Journal of Engineering Mathematics

, Volume 62, Issue 1, pp 1–21 | Cite as

Effect of surface slip on Stokes flow past a spherical particle in infinite fluid and near a plane wall

  • Haoxiang Luo
  • C. Pozrikidis


The motion of a spherical particle in infinite linear flow and near a plane wall, subject to the slip boundary condition on both the particle surface and the wall, is studied in the limit of zero Reynolds number. In the case of infinite flow, an exact solution is derived using the singularity representation, and analytical expressions for the force, torque, and stresslet are derived in terms of slip coefficients generalizing the Stokes–Basset–Einstein law. The slip velocity reduces the drag force, torque, and the effective viscosity of a dilute suspension. In the case of wall-bounded flow, advantage is taken of the axial symmetry of the boundaries of the flow with respect to the axis that is normal to the wall and passes through the particle center to formulate the problem in terms of a system of one-dimensional integral equations for the first sine and cosine Fourier coefficients of the unknown traction and velocity along the boundary contour in a meridional plane. Numerical solutions furnish accurate predictions for (a) the force and torque exerted on a particle translating parallel to the wall in a quiescent fluid, (b) the force and torque exerted on a particle rotating about an axis that is parallel to the wall in a quiescent fluid, and (c) the translational and angular velocities of a freely suspended particle in simple shear flow parallel to the wall. For certain combinations of the wall and particle slip coefficients, a particle moving under the influence of a tangential force translates parallel to the wall without rotation, and a particle moving under the influence of a tangential torque rotates about an axis that is parallel to the wall without translation. For a particle convected in simple shear flow, minimum translational velocity is observed for no-slip surfaces. However, allowing for slip may either increase or decrease the particle angular velocity, and the dependence on the wall and particle slip coefficients is not necessarily monotonic.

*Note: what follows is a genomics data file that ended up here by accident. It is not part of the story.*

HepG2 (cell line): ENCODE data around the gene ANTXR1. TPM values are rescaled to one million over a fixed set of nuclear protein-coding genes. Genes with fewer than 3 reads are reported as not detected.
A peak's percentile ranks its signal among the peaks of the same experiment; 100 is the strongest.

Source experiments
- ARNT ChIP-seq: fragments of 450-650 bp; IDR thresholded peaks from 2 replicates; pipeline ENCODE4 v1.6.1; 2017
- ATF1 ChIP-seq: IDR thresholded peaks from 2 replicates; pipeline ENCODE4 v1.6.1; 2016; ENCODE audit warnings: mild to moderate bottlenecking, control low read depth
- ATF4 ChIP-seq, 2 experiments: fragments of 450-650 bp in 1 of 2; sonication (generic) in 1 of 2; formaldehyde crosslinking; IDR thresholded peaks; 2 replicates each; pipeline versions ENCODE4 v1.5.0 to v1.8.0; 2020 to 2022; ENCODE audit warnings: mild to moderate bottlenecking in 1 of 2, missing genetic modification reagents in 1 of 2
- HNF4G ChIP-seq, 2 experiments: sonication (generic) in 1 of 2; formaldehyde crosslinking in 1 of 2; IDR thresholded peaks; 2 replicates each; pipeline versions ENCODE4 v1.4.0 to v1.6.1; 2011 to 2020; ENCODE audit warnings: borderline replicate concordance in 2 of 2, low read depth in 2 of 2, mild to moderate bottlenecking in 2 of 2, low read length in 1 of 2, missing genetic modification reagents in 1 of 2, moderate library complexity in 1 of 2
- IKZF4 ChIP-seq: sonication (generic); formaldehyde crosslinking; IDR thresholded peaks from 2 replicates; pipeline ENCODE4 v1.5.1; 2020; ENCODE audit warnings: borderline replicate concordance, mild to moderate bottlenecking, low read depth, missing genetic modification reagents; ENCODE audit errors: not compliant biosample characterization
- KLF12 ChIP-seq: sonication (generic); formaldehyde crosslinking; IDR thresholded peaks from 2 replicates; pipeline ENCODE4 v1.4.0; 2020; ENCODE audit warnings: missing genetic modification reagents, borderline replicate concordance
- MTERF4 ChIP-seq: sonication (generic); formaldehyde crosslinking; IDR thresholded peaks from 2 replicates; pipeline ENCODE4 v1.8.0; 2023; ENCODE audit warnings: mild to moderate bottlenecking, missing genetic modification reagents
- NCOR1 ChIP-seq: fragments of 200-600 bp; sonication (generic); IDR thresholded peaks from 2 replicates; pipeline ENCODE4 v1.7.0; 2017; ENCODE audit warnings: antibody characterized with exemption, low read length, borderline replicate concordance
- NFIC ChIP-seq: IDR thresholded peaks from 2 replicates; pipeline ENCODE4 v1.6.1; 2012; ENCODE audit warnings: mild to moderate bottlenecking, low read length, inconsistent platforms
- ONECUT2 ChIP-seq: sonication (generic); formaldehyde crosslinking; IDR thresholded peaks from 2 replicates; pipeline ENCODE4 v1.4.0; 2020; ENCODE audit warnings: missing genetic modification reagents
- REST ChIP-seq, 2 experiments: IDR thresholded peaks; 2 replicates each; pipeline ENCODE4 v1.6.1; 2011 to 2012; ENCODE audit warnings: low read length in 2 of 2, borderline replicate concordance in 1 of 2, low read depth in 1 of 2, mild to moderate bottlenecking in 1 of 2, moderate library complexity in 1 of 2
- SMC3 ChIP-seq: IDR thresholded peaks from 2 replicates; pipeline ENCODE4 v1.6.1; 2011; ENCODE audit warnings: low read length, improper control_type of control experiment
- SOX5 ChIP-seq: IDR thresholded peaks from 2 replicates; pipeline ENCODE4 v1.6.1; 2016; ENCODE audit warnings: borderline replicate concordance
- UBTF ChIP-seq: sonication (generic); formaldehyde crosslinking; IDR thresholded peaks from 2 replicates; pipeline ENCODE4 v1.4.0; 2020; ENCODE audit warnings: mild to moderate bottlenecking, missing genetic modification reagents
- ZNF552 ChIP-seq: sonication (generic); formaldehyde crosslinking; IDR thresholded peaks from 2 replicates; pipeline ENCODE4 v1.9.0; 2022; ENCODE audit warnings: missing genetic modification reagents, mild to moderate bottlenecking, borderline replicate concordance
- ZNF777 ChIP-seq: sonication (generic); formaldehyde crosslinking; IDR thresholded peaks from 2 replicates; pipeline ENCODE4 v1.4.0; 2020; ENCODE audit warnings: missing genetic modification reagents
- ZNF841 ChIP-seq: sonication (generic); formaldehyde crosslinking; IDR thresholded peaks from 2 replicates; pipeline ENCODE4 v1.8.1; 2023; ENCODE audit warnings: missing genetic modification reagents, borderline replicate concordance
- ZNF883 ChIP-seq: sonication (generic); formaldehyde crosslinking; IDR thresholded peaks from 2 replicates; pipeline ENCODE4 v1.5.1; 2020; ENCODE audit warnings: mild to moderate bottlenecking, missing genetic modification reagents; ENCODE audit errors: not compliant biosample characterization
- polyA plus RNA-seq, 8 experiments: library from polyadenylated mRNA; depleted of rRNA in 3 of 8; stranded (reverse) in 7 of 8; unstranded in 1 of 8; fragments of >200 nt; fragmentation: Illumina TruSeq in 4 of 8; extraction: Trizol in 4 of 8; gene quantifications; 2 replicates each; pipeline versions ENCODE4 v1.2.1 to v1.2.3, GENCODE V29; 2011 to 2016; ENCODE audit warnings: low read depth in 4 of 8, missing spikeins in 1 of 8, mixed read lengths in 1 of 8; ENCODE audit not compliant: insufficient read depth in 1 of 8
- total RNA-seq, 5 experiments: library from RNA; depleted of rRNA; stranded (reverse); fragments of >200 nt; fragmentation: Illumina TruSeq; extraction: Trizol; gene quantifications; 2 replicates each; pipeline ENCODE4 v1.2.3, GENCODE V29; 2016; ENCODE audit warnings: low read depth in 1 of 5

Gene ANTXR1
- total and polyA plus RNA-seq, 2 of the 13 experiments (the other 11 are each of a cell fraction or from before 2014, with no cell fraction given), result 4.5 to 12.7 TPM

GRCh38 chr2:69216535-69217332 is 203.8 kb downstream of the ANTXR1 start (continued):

Boundary-integral method Particle motion Stokes flow Surface slip Suspension 


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Copyright information

© Springer Science + Business Media B.V. 2007

Authors and Affiliations

  1. 1.Department of Mechanical EngineeringVanderbilt UniversityNashvilleUSA
  2. 2.Department of Mechanical and Aerospace EngineeringUniversity of CaliforniaSan Diego, La JollaUSA

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